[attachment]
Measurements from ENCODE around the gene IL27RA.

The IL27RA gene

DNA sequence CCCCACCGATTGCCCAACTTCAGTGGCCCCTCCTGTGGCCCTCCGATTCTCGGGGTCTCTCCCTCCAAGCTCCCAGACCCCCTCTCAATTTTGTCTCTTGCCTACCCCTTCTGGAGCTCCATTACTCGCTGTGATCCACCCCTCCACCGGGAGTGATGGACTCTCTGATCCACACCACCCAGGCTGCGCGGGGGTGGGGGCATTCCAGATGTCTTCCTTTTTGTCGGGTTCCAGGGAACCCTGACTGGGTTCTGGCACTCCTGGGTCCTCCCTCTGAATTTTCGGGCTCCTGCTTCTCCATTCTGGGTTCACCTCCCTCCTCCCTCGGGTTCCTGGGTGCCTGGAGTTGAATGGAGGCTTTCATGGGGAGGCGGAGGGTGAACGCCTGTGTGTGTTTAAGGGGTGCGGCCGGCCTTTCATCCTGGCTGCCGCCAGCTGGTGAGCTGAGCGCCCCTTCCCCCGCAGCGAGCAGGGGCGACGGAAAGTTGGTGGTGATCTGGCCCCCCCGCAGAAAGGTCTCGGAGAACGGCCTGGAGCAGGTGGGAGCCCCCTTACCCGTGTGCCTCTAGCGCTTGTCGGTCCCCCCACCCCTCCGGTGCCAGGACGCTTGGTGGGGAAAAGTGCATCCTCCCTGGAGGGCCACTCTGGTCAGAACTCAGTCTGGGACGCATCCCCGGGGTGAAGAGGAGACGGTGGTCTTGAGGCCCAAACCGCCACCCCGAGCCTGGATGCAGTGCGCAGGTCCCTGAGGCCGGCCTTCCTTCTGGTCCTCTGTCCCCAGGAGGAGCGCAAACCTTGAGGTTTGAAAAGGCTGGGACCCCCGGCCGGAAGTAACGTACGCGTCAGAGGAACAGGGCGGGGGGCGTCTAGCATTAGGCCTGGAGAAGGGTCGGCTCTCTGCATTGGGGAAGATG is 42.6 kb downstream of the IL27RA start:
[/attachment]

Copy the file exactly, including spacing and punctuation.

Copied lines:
Measurements from ENCODE around the gene IL27RA.

The IL27RA gene

DNA sequence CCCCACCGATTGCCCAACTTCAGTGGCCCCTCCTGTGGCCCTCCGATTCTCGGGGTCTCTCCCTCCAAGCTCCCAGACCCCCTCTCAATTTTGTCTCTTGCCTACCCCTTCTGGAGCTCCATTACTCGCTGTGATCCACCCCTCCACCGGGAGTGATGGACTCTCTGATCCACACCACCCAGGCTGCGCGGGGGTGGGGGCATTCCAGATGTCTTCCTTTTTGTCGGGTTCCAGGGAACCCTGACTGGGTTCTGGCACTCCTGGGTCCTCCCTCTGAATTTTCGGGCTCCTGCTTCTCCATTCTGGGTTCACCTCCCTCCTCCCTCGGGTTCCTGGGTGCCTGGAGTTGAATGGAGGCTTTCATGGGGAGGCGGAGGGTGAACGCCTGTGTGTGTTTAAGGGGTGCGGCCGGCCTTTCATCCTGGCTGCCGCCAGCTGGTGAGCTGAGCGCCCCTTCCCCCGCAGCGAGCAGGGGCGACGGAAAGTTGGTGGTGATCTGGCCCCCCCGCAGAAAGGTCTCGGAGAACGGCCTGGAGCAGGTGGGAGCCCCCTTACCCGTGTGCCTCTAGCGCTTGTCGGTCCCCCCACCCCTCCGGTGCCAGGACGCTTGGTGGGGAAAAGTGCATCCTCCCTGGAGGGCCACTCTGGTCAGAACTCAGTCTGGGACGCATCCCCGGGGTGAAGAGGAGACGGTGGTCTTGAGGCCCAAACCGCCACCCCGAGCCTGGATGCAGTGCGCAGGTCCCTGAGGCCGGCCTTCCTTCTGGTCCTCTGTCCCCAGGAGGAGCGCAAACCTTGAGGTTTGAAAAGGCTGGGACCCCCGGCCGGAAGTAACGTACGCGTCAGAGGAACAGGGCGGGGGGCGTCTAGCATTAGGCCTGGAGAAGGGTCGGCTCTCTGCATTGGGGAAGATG is 42.6 kb downstream of the IL27RA start: